In 2003 the carillon was upgraded with a CD player and a new programmable hour toll clock and the carillon was also installed in its present location—the basement of the Gruening Building. The piano unit was then moved to a roof top storage room in the Music Department. UAF Music Professor David Stech played the carillon for commencement. For a few years he would have a temporary connection wire stretched from the rooftop storage room of the Fine Arts Complex to the main unit in the basement of the Gruening Building. However, to hear the sound of the music, he had to open the storage room door to the outside. He then have to adjusted his pace, as the music he was hearing was significantly delayed as the sound travelled to the bell chime system, then amplified through the speakers back to him. After the CD player was installed, Professor Stech was able to prerecord the commencement music which enabled him to participate in the commencement excercises.

Currently, the carillon is programmed to sound through the broadcast speakers on each quarter of the hour. It chimes a longer melody at noon and 5pm. UAF's only carillon player, David Stech notes that playing the carillon requires a unique set of skills and style different from playing the piano. Carillon players must be cultivated and trained on the instrument in order to be proficient players.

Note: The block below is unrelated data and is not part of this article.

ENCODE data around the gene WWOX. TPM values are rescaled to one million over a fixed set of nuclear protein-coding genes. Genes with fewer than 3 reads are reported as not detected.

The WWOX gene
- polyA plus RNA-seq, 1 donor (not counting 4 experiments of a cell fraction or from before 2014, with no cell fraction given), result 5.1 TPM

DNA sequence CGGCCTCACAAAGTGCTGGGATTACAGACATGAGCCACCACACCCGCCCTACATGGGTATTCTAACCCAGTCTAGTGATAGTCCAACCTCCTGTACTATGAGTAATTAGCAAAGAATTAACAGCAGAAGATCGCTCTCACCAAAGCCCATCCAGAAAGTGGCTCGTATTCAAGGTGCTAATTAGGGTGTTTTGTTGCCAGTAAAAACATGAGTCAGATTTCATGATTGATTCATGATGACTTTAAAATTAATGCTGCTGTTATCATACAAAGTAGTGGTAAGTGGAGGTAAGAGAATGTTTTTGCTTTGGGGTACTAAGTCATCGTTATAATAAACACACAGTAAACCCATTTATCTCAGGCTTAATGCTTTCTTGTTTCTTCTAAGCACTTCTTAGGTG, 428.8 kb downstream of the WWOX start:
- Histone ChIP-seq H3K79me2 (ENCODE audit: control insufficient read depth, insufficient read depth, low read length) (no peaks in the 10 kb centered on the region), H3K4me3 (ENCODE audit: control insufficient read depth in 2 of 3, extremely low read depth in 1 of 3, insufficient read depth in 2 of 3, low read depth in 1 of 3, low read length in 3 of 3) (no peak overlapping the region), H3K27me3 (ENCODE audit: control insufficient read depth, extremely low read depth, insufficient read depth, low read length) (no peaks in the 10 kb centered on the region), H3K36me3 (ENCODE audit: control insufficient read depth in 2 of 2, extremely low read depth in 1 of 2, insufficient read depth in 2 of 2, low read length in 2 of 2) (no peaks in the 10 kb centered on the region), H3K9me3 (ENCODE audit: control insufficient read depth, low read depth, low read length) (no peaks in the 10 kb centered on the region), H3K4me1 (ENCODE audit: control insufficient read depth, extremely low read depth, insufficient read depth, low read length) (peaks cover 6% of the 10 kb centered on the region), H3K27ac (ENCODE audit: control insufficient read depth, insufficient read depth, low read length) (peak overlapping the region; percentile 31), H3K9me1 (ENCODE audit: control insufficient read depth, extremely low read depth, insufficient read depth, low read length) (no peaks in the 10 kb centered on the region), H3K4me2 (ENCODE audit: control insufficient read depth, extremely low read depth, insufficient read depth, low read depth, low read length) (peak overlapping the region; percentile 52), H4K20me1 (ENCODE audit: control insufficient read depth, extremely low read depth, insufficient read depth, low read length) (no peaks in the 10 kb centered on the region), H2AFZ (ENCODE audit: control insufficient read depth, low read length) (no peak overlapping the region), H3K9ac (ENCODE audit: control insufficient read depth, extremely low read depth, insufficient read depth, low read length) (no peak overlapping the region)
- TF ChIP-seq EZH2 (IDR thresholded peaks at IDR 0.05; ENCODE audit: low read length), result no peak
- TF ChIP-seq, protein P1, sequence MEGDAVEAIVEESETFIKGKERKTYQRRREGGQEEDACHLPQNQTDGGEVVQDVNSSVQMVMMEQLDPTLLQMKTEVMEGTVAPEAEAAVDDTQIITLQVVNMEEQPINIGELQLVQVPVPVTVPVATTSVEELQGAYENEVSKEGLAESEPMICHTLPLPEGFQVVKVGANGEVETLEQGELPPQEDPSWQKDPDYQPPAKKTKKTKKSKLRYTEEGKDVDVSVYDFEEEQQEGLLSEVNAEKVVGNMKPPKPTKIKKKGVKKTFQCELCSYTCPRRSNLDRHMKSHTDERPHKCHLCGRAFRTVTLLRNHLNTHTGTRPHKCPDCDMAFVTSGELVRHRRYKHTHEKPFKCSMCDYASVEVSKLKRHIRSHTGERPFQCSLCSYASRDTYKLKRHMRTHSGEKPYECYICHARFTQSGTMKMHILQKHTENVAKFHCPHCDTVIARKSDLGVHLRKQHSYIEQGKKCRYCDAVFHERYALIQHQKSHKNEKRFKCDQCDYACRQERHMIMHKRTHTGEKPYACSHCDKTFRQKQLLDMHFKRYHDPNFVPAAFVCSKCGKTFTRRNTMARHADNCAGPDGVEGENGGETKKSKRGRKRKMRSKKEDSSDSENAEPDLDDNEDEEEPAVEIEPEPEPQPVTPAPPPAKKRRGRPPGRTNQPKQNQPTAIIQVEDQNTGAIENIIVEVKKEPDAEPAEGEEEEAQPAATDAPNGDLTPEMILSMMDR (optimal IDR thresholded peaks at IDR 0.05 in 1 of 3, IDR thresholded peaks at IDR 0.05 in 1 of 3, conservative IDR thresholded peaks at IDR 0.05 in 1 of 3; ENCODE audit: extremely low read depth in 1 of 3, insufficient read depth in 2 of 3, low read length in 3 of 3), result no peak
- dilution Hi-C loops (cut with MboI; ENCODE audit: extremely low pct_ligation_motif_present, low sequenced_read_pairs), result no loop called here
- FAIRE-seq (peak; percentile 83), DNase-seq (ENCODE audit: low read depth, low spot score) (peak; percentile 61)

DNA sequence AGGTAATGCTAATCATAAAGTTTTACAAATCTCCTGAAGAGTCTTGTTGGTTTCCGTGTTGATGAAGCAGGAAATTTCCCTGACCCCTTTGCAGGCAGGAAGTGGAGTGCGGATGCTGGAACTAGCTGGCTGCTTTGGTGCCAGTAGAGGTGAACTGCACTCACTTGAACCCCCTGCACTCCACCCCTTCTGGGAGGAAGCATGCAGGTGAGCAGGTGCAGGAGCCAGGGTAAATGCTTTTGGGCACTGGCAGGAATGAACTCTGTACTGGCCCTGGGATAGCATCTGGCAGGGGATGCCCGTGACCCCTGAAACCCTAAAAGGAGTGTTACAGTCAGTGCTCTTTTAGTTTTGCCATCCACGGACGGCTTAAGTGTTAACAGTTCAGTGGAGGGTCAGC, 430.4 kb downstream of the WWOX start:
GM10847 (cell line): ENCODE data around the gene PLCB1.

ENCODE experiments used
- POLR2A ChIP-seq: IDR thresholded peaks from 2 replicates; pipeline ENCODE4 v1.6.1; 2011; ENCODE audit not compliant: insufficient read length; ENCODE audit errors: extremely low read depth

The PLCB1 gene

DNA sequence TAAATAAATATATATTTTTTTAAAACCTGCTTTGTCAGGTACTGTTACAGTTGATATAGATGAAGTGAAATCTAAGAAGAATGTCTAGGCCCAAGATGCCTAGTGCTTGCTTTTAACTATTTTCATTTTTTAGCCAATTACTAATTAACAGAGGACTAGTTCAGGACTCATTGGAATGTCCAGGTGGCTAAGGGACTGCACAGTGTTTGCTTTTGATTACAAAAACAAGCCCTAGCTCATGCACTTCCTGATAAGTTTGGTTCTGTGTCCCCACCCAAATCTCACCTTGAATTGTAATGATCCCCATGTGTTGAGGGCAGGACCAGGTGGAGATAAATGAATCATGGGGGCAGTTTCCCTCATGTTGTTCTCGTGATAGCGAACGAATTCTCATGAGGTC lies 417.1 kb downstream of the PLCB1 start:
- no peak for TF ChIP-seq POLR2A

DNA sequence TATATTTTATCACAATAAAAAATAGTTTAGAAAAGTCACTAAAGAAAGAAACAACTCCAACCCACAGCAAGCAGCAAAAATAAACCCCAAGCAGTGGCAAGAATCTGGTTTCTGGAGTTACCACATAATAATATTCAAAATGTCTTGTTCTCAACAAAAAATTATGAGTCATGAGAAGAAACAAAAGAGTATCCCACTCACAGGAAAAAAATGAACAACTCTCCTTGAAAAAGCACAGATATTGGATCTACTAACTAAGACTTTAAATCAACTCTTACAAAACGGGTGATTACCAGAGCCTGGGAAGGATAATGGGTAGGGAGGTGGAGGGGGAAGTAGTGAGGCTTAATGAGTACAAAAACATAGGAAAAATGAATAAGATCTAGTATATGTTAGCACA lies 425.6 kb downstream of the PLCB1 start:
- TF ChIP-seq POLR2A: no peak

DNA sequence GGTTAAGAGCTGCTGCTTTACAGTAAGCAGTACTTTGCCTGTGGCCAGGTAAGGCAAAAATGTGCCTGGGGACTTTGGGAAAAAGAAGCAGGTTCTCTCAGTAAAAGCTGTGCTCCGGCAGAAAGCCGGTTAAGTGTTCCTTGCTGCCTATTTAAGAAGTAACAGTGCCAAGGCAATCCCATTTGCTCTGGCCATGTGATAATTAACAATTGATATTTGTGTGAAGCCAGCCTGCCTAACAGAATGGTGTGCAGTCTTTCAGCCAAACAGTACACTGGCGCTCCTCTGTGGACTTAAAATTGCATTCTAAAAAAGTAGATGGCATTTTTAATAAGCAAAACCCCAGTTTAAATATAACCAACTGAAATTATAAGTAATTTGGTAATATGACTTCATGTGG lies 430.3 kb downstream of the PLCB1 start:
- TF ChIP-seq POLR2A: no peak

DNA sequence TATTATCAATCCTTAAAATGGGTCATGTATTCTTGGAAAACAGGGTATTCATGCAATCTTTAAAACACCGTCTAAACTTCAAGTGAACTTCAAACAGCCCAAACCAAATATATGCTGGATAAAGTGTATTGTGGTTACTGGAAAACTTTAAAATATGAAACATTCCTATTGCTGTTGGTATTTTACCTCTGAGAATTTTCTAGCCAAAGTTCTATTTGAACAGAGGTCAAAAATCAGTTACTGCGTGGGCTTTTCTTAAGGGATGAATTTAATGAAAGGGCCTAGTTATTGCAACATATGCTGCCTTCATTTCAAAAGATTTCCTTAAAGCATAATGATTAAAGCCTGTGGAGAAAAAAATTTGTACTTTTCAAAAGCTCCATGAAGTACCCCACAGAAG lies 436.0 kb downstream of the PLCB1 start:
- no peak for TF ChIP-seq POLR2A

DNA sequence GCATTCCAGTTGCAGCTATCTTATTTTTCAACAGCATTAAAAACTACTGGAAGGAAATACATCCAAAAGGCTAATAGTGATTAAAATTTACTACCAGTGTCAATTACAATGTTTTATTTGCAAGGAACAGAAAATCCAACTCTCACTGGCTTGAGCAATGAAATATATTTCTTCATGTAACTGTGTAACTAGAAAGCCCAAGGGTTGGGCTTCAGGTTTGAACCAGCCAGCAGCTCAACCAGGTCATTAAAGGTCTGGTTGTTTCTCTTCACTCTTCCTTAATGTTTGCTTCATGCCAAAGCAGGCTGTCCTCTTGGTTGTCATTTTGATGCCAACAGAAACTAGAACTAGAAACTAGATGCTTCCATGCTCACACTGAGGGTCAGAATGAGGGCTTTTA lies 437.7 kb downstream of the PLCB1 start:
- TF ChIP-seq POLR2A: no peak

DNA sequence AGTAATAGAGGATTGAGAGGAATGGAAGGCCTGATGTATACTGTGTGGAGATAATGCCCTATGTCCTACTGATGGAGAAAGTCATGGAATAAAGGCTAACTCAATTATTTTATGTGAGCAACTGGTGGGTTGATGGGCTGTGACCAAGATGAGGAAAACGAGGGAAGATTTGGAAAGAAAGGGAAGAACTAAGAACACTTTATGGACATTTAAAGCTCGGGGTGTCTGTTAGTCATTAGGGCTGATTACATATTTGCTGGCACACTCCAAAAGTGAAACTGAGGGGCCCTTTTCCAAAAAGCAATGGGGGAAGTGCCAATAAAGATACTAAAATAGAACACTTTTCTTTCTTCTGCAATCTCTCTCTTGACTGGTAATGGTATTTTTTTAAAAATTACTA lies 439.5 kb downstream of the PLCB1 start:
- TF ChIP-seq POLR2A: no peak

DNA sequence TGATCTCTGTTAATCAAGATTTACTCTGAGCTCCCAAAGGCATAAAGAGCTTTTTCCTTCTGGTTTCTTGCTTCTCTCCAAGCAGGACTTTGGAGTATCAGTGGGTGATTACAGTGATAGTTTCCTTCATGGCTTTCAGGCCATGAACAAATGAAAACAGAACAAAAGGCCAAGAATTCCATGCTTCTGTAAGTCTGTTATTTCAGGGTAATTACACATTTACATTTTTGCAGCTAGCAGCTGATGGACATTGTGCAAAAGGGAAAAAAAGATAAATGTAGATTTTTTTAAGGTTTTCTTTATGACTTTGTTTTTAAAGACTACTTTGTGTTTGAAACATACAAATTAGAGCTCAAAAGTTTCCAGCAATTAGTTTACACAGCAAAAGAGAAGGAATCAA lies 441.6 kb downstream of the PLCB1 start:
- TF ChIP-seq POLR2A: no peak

Today the piano unit is playable, but in storage in the Fine Arts Building. Its appearance is pretty rough and desperately in need of being refinished. The keys and chiming rods are in good working order, but the woodwork would benefit from refinishing. To be usable, this piano unit needs to be moved near the main unit or permanently wired across the main campus to be plugged into the broadcast unit. Stech suggests moving the console unit to the basement of the Gruening Building, then plugging it in and allowing access for it to be played. Another option would be to place the carillon in a location where it can be seen, played and appreciated. Benevento said that this would honor the gift made by Ruth Barrack.

In the recent past, the carillon was mainly played for the graduation ceremony and alumni events. However, since graduation has been moved off campus, the traditional role of the carillon has officially ended.

Presently there is a small effort lead by Benevento to make a visual display case showing the old inner hour toll clock working, and having it softly chime at each quarter hour, in hopes of drawing interest to the carillon. This display would also describe and direct people to information about the carillon's history.

Notable People: James E. Barrack and Ruth Barrack